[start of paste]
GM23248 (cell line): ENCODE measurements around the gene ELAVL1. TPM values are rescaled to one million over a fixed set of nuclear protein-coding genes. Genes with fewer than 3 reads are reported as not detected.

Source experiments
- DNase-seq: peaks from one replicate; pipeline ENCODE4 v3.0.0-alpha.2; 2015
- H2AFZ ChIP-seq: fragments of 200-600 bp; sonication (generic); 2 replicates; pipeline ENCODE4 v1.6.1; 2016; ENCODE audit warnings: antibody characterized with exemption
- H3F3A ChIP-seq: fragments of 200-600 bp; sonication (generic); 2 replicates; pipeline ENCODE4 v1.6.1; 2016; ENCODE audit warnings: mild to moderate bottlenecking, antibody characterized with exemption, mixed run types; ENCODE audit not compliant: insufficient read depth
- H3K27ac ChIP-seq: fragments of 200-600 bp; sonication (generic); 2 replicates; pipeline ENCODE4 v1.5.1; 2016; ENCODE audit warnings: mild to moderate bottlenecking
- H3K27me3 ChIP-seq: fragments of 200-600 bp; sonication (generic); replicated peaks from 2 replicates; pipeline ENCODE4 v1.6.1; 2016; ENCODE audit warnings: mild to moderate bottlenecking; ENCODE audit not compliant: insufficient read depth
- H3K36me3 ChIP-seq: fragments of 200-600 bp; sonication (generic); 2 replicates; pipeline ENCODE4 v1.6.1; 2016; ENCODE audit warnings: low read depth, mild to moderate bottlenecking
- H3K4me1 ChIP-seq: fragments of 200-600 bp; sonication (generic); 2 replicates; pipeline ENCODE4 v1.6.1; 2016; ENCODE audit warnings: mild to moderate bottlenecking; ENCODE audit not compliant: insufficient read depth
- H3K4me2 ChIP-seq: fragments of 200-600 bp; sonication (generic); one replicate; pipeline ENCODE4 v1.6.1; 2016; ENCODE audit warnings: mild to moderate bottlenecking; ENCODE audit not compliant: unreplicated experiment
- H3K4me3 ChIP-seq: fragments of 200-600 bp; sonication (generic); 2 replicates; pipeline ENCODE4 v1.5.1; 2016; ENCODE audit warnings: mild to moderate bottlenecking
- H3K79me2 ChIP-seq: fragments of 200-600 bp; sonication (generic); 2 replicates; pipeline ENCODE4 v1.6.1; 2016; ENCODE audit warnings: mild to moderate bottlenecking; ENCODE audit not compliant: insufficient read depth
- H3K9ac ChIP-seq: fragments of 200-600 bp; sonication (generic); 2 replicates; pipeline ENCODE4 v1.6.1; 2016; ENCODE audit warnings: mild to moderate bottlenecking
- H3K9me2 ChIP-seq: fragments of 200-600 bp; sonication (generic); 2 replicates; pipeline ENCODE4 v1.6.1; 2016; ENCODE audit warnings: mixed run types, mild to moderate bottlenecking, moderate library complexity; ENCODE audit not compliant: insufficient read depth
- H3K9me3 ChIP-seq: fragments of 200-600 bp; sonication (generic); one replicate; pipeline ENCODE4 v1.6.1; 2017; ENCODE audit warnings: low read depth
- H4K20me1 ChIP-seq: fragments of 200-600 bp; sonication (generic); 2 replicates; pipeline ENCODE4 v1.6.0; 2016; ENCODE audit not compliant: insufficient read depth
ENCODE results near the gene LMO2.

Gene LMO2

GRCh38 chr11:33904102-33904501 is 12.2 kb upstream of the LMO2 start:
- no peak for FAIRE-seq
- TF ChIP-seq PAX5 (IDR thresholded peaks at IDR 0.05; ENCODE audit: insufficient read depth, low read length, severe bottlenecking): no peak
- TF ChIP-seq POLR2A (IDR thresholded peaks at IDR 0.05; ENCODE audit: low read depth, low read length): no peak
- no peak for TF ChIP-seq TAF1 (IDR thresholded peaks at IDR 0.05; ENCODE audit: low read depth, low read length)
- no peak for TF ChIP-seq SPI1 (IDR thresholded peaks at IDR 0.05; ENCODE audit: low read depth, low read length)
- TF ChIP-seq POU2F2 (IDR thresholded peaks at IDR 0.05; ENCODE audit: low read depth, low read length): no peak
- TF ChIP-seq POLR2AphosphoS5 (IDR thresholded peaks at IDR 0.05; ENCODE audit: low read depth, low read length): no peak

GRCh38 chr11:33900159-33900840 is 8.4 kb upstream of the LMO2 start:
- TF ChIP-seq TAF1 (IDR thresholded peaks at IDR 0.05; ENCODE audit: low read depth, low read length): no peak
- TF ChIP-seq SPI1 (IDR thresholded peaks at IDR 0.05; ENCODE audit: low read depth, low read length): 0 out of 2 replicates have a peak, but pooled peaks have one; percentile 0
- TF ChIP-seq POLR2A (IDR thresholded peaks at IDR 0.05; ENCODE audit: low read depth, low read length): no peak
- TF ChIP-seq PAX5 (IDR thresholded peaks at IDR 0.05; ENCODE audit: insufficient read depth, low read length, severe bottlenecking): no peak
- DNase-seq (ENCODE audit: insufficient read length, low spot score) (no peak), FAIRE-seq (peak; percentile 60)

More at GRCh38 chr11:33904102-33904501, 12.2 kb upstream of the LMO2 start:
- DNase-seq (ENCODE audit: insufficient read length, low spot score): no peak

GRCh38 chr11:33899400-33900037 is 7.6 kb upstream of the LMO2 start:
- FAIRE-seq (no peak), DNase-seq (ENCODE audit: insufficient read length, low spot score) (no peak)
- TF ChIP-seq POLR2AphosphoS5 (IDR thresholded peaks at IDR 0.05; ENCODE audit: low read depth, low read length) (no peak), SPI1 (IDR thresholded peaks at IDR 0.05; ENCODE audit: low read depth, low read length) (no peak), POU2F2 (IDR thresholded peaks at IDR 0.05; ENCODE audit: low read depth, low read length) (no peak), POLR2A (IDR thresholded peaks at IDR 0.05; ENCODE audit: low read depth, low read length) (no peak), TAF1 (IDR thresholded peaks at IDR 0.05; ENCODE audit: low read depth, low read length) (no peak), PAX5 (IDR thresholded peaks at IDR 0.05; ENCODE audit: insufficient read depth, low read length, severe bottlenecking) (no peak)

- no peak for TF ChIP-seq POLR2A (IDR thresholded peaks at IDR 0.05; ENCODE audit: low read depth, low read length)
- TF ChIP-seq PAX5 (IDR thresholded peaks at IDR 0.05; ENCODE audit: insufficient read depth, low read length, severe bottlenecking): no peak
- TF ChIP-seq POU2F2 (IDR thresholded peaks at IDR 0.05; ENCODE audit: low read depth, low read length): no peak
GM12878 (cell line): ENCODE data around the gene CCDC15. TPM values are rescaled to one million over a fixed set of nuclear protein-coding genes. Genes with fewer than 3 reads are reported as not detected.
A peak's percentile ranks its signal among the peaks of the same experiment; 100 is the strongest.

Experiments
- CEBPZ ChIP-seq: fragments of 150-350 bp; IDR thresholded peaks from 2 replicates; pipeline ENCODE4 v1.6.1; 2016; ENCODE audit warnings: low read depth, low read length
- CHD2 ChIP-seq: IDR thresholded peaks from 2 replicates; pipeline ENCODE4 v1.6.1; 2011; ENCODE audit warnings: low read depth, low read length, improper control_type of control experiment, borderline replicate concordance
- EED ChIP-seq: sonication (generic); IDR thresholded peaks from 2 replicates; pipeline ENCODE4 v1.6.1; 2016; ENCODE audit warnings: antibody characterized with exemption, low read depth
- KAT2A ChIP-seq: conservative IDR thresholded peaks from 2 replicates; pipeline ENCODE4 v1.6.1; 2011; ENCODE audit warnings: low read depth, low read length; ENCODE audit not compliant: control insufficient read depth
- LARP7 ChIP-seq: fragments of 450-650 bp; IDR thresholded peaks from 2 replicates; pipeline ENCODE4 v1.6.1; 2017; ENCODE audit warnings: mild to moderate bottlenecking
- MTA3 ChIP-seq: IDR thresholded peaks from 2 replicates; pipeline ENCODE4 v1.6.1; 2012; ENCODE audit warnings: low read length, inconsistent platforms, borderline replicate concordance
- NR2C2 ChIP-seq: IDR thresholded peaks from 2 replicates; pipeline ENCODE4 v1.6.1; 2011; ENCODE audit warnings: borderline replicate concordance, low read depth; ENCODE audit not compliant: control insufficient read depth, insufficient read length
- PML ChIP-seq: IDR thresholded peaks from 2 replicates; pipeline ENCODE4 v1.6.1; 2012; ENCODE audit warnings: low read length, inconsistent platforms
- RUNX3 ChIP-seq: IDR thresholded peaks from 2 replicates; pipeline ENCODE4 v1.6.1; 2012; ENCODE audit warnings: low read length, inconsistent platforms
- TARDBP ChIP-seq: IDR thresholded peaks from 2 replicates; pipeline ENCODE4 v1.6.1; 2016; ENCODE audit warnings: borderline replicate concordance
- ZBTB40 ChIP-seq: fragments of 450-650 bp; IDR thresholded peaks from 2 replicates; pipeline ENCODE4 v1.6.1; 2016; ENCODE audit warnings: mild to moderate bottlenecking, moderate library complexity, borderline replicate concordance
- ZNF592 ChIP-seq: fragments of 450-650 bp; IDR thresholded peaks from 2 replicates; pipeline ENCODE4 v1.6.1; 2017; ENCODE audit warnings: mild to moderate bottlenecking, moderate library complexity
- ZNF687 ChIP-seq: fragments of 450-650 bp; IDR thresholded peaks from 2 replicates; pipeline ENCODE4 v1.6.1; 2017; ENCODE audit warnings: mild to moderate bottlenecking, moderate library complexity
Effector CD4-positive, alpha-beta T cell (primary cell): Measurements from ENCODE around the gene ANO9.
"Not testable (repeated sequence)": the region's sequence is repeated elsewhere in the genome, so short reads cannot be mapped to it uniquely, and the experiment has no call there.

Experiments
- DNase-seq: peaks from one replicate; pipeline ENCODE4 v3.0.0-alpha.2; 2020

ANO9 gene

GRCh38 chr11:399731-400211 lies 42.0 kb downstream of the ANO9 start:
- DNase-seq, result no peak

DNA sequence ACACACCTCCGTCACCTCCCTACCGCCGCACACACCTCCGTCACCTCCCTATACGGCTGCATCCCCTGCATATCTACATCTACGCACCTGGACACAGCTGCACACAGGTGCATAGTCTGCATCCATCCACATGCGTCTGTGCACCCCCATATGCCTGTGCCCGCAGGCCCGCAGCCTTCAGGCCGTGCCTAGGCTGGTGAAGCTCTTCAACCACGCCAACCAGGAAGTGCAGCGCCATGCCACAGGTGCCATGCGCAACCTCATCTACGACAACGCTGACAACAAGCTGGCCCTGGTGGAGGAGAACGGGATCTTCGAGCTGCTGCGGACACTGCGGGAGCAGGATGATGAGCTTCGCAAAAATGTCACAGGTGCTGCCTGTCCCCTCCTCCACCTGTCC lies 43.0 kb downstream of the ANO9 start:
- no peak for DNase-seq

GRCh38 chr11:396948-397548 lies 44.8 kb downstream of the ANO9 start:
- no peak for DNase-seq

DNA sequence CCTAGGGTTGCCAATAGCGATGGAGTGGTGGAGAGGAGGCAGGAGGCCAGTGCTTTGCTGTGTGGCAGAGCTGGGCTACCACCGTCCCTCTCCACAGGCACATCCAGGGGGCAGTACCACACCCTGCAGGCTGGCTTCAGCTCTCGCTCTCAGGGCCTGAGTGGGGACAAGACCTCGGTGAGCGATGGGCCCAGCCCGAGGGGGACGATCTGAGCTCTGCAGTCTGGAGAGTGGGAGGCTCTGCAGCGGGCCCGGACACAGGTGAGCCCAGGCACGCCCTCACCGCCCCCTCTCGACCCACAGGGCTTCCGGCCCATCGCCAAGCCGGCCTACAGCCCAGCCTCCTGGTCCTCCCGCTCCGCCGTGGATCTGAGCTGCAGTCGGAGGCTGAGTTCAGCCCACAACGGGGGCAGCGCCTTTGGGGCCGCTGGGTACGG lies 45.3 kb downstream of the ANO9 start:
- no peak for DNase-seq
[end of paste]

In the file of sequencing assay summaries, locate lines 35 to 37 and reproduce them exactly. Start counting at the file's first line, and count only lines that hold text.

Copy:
GRCh38 chr11:33899400-33900037 is 7.6 kb upstream of the LMO2 start:
- FAIRE-seq (no peak), DNase-seq (ENCODE audit: insufficient read length, low spot score) (no peak)
- TF ChIP-seq POLR2AphosphoS5 (IDR thresholded peaks at IDR 0.05; ENCODE audit: low read depth, low read length) (no peak), SPI1 (IDR thresholded peaks at IDR 0.05; ENCODE audit: low read depth, low read length) (no peak), POU2F2 (IDR thresholded peaks at IDR 0.05; ENCODE audit: low read depth, low read length) (no peak), POLR2A (IDR thresholded peaks at IDR 0.05; ENCODE audit: low read depth, low read length) (no peak), TAF1 (IDR thresholded peaks at IDR 0.05; ENCODE audit: low read depth, low read length) (no peak), PAX5 (IDR thresholded peaks at IDR 0.05; ENCODE audit: insufficient read depth, low read length, severe bottlenecking) (no peak)